As described in some other post here, I need a Linux System with up-to-date stdlibs for my OpenCL-Based application targeting a Terasic DE10-Standard board.
As the well working Linux image available from terasic does not fulfill my needs, I followed some instructions on Rocketboards.org to build a Linux for the SoC based on an up-to-date Linux kernel and compiler Toolchain. The system boots up and works as expected.
After that I followed the steps described in here and recompiled the kernel driver to use OpenCL. I had to do minor changes to the source code to be compatible with the latest kernel headers (changing struct siginfo_t to struct kernel_siginfo_t) but then all compiled successfully. I copied the rte folder with the compiled driver to the target and created an init_opencl.sh script. After successfully sourcing the script, I ran aocl diagnose. However, this fails with "Board name /dev/acl0 is not available".
What kind of misconfiguration could be the source of this error?
We are not supporting this kind of modifications.
OpenCL run by SoC is restricted, specially when modifying the kernel headers.
We recommend to use the OpenCL image supported by Terasic.
Thank you for your reply,
however, I don't quite get the intention of your answer. A development board normally is the starting point for first prototypes, but then usually a next step is the design of a custom hardware which comes with a application tailored Linux to run on this custom hardware. At least this point in the development flow it is absolutely necessary to set up a custom Linux for a custom system. So while maybe a development board with a pre-built image provided by Terasic might be a starting point for a prototype, what workflow and resources does Intel recommend when it comes to setting up a custom System that wants to use OpenCL for a real world product not targeting a development board?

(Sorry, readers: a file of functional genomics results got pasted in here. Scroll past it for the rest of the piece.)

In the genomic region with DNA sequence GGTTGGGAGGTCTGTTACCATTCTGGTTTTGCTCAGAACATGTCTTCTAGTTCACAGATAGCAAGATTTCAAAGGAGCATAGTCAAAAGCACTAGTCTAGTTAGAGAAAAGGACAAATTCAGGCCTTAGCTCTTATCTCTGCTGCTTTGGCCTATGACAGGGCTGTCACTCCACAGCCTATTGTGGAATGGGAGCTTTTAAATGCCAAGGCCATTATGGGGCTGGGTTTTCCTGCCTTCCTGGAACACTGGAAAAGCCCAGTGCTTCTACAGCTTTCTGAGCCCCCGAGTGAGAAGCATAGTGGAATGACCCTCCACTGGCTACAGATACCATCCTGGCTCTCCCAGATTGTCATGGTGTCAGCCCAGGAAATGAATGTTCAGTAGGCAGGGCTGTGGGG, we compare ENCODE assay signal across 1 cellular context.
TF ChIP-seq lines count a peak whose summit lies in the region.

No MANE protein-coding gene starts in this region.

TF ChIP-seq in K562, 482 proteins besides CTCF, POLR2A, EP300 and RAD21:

Nevertheless, I found a solution to my problem which I'd like to share with all readers of this thread running into a similar problem.
It turns out that there was a change in how the Linux kernel handles FPGA devices somewhere with the transition from the 3.x Kernel version to the 4.x Kernel version, especially a renaming from sys/class/fpga-bridge to sys/class/fpga_bridge that breaks the behavior of the OpenCL RTE. You'll find several posts on this in the Rocketboards forums. I'm no expert in this field, however the solution I tried with fixing the changed types in the kernel module sources (By the way, I never modified my kernel headers as you said in your answer) made it possible to compile the module against current kernel headers without compilation errors but obviously lead to runtime errors described in the post as the driver infrastructure tries to find device information in paths that seem to be invalid for current kernel versions. In the end I got it working by using a 3.18 kernel as used in the Terasic Image and building an up-to-date GCC 8 toolchain with buildroot against the old kernel headers. This gives me a system that runs stable with the current OpenCL RTE but has the ability to run modern C++ applications compiled with this custom toolchain.
However, as the 3.18 kernel is quite old now, are there any plans from Intel to update the OpenCL RTE to support a more up-to-date Kernel?